Omega Protein Corp., which has battled for years to harvest more menhaden from Chesapeake Bay, says it intends to exceed recommendations from the Atlantic States Marine Fisheries Commission for the company’s takes this year.
Two years ago, the regional commission recommended a 40 percent cut to 51,000 metric tons — or more than 112 million pounds — in Omega’s annual take. The company, which operates out of Reedville, Va., converts baitfish from the Chesapeake into fish oil supplements.
But the Virginia General Assembly didn’t go along with the commission’s proposal and continues to recognize an earlier cap of 87,000 metric tons.
“This was a rare situation in which the commission made an unscientific and arbitrary recommendation, which would have resulted in either forced, unsafe fishing conditions or economic hardship for hardworking fishing families,” Omega wrote last week.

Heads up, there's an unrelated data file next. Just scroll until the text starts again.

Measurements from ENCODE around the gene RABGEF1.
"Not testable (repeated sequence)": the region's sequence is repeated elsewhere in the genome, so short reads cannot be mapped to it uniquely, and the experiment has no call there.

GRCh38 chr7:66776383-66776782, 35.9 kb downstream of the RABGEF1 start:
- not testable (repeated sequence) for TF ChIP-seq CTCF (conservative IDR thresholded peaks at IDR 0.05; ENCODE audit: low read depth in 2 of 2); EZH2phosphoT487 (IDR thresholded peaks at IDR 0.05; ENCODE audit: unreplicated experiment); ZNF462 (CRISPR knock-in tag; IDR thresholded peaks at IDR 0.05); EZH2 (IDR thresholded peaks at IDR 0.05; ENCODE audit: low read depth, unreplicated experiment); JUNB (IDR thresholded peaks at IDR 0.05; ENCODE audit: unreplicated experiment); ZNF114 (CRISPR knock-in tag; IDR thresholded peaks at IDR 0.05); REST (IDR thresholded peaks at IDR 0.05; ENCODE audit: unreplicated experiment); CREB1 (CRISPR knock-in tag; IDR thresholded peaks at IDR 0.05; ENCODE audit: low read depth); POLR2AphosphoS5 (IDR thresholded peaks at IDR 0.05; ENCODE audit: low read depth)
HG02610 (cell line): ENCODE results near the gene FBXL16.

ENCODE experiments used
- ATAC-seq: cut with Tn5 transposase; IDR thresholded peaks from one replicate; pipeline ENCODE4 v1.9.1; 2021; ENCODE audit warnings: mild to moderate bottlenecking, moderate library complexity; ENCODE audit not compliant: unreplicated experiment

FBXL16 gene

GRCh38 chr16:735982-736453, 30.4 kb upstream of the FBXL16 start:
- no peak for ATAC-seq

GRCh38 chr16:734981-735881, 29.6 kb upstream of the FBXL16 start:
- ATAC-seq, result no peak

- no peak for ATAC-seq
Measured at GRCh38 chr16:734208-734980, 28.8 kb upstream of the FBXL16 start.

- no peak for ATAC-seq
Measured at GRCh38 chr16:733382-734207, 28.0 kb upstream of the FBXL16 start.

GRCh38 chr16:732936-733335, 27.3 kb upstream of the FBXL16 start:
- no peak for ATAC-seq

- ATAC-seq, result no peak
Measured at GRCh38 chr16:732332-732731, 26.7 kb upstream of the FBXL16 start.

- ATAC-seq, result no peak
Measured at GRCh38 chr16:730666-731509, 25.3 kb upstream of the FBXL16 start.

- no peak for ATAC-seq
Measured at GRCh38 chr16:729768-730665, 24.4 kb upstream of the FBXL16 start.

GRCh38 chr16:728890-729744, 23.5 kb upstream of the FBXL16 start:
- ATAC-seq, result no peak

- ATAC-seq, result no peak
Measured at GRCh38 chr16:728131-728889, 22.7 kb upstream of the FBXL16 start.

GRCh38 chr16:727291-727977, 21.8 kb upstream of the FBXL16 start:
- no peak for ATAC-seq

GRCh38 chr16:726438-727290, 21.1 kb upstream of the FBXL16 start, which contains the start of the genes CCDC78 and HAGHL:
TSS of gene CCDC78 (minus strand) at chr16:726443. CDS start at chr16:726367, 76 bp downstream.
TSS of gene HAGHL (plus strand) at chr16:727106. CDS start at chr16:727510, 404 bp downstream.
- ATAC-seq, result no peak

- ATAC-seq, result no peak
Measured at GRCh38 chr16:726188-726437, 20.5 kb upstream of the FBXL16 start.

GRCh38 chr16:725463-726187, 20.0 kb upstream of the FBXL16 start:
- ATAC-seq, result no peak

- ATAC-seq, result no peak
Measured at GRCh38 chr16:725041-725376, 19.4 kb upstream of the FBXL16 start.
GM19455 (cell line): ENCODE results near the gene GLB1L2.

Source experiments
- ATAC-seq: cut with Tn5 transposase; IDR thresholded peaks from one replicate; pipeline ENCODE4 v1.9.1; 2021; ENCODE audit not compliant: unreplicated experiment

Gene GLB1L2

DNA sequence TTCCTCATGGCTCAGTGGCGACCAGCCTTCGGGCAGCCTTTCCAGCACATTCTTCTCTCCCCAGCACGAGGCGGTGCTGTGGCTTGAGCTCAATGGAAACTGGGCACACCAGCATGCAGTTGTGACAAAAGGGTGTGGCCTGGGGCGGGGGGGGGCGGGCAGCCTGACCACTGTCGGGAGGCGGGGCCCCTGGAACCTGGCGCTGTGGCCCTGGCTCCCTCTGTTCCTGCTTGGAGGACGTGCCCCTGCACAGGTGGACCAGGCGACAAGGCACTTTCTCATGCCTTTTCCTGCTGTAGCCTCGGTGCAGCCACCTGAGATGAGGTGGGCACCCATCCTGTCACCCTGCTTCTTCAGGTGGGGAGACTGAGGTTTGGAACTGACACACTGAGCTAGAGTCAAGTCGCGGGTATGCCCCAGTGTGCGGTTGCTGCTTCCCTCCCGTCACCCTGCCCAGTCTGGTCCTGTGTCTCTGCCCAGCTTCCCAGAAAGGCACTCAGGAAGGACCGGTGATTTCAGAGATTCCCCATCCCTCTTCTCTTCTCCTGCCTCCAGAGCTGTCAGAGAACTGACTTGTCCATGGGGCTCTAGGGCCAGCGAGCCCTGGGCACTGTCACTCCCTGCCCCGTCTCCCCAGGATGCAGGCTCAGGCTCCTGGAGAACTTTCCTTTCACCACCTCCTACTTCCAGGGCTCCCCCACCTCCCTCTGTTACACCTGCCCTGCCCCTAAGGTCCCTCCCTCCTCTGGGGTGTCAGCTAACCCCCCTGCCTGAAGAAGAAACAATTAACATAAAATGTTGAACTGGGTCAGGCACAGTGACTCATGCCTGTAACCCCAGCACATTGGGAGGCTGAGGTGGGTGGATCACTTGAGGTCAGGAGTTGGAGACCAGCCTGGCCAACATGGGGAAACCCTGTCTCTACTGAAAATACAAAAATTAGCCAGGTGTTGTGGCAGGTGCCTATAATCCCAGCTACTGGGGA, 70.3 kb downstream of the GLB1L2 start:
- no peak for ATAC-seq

The Chesapeake Bay Foundation is among those troubled by Omega’s decision, noting that menhaden support the Bay’s troubled rockfish population along with other species of fish, birds and mammals.
Bay Foundation senior scientist Chris Moore said that Omega is showing a lack of regard for “hundreds of thousands of scientists, conservationists, anglers and concerned citizens” who took part in writing the new cap.
“This violation is unfortunately another example of Omega’s refusal to do the right thing when it comes to the region’s natural resources. It continues a long history of damaging environmental actions that have included millions of dollars in fines for water quality violations,” Moore said in a statement.